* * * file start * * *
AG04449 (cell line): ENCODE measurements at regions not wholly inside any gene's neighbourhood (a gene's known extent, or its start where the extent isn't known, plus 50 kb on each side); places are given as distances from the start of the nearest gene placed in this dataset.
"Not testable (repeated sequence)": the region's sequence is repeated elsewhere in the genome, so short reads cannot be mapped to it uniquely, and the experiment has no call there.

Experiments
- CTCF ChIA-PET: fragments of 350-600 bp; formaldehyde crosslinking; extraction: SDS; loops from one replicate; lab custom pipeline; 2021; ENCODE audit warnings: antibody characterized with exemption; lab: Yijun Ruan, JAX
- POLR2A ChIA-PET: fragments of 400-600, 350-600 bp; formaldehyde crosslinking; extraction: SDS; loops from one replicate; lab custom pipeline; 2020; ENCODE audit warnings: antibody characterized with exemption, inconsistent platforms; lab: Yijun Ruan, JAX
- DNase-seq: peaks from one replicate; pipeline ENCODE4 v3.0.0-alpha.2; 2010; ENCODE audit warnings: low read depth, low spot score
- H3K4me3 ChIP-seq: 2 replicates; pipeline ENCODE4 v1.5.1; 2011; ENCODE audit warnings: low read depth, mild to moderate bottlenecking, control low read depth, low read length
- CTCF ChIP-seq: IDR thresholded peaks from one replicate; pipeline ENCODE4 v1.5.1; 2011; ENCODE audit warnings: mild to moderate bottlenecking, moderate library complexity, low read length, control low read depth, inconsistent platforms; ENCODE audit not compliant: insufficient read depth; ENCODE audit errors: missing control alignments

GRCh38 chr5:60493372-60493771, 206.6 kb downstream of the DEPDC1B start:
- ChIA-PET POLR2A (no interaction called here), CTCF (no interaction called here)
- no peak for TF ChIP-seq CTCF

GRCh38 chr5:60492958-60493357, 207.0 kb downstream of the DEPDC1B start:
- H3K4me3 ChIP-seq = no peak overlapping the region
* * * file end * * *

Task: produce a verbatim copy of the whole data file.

AG04449 (cell line): ENCODE measurements at regions not wholly inside any gene's neighbourhood (a gene's known extent, or its start where the extent isn't known, plus 50 kb on each side); places are given as distances from the start of the nearest gene placed in this dataset.
"Not testable (repeated sequence)": the region's sequence is repeated elsewhere in the genome, so short reads cannot be mapped to it uniquely, and the experiment has no call there.

Experiments
- CTCF ChIA-PET: fragments of 350-600 bp; formaldehyde crosslinking; extraction: SDS; loops from one replicate; lab custom pipeline; 2021; ENCODE audit warnings: antibody characterized with exemption; lab: Yijun Ruan, JAX
- POLR2A ChIA-PET: fragments of 400-600, 350-600 bp; formaldehyde crosslinking; extraction: SDS; loops from one replicate; lab custom pipeline; 2020; ENCODE audit warnings: antibody characterized with exemption, inconsistent platforms; lab: Yijun Ruan, JAX
- DNase-seq: peaks from one replicate; pipeline ENCODE4 v3.0.0-alpha.2; 2010; ENCODE audit warnings: low read depth, low spot score
- H3K4me3 ChIP-seq: 2 replicates; pipeline ENCODE4 v1.5.1; 2011; ENCODE audit warnings: low read depth, mild to moderate bottlenecking, control low read depth, low read length
- CTCF ChIP-seq: IDR thresholded peaks from one replicate; pipeline ENCODE4 v1.5.1; 2011; ENCODE audit warnings: mild to moderate bottlenecking, moderate library complexity, low read length, control low read depth, inconsistent platforms; ENCODE audit not compliant: insufficient read depth; ENCODE audit errors: missing control alignments

GRCh38 chr5:60493372-60493771, 206.6 kb downstream of the DEPDC1B start:
- ChIA-PET POLR2A (no interaction called here), CTCF (no interaction called here)
- no peak for TF ChIP-seq CTCF

GRCh38 chr5:60492958-60493357, 207.0 kb downstream of the DEPDC1B start:
- H3K4me3 ChIP-seq = no peak overlapping the region